After analysing 25 early stage ventures, including HomeTouch, Patients Know Best, Casserole Club and My Support Broker, the report found that new technology could increase the supply and efficiency of informal care, and deliver low cost, personalised solutions.
However, it highlights the need for social entrepreneurs to work with commissioners and care providers, and provide evidence of impact.
In fact, over 9m older people could need ‘informal care’ from their friends and family in ten years time. And by 2017 the number of older people in need of care will outstrip the number of family members able to help.
The report, ‘Who Cares?‘, also found that social entrepreneurs are at the forefront of designing new technologies that can improve the informal care market, but that they are being held back by a lack of investment.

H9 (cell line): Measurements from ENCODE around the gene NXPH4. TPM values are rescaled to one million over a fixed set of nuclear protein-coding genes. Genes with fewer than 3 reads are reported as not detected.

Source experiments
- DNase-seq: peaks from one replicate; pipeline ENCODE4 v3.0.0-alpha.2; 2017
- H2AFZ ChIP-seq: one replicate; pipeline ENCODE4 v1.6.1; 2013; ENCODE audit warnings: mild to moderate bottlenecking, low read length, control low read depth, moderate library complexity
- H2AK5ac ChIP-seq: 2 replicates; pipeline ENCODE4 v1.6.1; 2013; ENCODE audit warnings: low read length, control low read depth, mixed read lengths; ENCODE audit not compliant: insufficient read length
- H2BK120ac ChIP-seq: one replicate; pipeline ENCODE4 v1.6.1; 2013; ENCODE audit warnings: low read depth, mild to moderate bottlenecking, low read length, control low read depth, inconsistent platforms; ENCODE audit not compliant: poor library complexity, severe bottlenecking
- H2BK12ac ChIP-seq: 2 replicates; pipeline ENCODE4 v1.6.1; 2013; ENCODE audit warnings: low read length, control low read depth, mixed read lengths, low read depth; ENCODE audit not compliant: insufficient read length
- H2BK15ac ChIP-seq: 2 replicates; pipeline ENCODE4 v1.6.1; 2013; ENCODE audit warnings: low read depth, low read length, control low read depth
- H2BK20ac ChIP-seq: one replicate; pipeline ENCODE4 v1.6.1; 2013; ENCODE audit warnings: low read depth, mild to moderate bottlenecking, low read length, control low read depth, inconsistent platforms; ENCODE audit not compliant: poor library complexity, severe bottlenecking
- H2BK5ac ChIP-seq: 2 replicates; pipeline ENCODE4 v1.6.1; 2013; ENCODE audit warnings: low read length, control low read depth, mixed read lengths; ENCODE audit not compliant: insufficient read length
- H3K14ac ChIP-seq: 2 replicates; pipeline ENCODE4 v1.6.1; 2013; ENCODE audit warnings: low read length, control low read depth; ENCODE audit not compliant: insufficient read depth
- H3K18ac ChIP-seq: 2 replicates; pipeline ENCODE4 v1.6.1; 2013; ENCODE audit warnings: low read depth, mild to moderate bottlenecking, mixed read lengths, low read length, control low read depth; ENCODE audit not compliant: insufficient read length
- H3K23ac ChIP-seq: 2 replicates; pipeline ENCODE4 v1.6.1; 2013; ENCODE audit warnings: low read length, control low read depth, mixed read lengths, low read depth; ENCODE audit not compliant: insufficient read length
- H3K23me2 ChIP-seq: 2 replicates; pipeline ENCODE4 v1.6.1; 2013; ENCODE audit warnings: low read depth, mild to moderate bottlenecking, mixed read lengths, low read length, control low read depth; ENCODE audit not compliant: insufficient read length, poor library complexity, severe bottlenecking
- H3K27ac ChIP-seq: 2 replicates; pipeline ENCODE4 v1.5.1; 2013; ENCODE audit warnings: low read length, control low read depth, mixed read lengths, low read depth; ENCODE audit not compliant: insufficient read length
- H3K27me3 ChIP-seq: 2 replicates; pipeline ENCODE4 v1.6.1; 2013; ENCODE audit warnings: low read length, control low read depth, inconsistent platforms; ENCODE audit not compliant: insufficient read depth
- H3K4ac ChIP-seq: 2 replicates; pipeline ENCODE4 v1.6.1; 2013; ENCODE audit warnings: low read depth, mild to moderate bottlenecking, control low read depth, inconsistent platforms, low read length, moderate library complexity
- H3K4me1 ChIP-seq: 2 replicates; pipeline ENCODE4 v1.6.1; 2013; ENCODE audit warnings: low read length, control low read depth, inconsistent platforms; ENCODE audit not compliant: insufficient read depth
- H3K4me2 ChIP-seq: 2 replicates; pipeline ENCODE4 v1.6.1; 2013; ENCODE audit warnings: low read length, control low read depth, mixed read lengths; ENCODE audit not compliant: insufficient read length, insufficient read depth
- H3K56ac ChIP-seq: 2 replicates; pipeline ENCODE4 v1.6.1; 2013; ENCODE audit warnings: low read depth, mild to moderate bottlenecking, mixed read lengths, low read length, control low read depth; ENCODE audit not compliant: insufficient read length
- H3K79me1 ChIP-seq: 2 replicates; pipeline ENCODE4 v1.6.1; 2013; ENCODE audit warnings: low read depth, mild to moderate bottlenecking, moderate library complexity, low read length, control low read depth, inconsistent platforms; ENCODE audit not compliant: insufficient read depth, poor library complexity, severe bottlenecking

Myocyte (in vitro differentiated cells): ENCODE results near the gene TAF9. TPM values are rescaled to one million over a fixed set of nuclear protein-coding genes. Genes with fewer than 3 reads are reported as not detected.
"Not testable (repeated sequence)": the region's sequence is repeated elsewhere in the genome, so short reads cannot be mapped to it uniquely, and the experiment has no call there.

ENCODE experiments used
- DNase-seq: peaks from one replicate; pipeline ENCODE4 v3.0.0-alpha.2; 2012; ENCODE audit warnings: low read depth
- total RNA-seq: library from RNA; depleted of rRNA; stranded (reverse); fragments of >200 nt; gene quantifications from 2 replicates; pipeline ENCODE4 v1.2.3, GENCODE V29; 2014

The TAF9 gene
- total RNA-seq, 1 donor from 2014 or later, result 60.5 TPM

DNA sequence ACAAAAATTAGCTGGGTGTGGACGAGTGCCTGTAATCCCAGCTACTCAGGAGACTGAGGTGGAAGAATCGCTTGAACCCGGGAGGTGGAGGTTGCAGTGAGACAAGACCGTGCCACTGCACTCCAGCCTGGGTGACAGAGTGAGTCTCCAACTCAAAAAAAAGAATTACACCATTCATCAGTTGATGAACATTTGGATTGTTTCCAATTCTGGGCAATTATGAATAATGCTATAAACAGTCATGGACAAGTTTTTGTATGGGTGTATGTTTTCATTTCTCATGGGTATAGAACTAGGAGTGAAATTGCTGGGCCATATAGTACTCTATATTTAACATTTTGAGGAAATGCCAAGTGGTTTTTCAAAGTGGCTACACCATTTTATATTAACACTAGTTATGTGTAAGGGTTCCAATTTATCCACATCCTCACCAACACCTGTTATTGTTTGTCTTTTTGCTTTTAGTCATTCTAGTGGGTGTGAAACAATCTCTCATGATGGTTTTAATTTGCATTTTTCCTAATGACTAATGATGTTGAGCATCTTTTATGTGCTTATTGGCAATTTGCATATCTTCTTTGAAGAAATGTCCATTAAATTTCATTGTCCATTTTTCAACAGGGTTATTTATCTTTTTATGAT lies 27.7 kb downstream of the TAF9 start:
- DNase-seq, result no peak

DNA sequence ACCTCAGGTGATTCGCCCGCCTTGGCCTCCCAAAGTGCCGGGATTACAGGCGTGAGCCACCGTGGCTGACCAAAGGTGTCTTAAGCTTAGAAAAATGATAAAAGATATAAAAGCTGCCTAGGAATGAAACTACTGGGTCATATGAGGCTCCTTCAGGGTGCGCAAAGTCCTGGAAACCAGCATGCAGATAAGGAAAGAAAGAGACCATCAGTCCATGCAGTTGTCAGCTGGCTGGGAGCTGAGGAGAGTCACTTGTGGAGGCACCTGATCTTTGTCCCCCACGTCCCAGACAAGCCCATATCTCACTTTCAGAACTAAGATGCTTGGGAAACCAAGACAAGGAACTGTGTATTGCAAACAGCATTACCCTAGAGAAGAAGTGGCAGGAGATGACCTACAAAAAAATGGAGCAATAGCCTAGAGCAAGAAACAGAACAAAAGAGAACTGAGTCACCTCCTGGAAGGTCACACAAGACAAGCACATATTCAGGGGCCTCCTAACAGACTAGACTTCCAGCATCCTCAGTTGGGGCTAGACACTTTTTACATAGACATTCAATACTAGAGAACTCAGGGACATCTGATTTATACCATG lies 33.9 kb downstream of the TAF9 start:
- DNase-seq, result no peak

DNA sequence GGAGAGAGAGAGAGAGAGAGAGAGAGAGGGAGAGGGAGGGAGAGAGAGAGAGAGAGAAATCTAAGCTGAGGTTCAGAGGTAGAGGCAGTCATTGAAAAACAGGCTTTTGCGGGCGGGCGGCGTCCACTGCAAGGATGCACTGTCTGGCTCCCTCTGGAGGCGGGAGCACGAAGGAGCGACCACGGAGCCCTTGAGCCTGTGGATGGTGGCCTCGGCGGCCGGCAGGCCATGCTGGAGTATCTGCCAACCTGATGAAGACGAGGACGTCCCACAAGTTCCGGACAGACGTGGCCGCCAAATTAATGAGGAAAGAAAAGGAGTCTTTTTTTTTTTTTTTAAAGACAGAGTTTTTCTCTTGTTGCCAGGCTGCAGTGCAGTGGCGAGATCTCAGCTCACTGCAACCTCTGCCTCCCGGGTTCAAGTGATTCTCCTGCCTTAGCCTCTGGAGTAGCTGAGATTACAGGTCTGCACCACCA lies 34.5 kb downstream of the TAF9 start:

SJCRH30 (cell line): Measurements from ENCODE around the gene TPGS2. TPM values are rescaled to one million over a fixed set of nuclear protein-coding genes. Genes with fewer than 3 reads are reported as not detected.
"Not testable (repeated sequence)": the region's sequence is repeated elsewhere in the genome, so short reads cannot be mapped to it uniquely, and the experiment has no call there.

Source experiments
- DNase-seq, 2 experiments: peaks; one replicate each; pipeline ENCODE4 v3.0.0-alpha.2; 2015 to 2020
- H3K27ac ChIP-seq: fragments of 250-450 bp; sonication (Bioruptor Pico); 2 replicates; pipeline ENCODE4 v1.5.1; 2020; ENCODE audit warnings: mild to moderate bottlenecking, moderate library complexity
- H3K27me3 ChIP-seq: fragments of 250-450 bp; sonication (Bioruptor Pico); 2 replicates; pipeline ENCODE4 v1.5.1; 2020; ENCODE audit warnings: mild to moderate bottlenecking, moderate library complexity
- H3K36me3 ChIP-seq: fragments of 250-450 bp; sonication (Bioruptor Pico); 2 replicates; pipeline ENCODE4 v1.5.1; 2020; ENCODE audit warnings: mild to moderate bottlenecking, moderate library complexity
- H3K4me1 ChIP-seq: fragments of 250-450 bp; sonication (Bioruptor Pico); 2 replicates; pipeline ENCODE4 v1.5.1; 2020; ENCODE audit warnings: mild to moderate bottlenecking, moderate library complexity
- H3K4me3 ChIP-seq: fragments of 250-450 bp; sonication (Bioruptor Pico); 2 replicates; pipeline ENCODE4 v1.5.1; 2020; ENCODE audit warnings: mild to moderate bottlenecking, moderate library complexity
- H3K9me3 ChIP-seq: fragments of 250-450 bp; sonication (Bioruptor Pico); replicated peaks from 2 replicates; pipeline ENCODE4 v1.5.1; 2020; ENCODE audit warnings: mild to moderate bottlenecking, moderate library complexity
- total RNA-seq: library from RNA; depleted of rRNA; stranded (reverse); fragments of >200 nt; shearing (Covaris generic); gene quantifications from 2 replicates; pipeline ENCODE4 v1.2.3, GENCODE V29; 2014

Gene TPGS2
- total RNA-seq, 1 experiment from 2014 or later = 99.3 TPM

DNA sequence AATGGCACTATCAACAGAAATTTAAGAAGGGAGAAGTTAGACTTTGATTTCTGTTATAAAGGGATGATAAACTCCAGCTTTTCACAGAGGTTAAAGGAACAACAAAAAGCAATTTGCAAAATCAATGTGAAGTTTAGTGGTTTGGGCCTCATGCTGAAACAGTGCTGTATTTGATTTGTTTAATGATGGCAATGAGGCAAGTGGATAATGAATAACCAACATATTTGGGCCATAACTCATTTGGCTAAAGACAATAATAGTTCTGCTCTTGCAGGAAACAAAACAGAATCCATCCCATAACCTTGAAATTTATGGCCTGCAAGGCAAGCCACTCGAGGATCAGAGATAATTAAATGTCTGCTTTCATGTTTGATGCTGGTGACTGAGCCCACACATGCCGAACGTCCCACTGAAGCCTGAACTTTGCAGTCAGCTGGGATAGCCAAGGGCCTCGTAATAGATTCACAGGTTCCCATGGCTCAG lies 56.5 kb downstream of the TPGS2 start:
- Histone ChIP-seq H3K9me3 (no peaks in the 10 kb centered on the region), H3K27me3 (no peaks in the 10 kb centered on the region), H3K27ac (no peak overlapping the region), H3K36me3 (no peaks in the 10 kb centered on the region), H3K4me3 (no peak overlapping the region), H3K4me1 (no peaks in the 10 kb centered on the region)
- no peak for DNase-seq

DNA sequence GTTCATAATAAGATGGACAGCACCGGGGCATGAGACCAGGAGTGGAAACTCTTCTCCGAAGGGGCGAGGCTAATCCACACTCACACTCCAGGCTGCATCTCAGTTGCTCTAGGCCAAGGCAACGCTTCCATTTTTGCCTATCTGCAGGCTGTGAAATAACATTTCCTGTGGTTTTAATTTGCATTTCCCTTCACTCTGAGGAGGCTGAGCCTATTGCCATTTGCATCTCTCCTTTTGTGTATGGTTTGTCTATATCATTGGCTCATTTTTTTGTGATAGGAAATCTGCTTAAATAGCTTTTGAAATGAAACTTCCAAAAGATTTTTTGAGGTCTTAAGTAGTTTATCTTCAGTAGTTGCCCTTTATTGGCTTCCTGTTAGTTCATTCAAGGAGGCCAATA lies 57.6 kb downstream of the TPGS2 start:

Arguably, new technologies can build ‘networks of care’, which improve connections between older people and their carers, increase engagement from the community and help to manage and co-ordinate care tasks.
“The time bomb that is our ageing population is increasingly well documented,” says Joe Ludlow, Nesta’s impact investment director. “The implications for demand on care services are profound and public spending can’t keep up.
“Social entrepreneurs are developing solutions that can avoid the looming crisis, solutions which can also be highly successful businesses over time. But to achieve the scale necessary to tackle this problem these entrepreneurs need investment capital. Now is the time for impact investors to engage with this serious social need, which is also a significant economic opportunity.”
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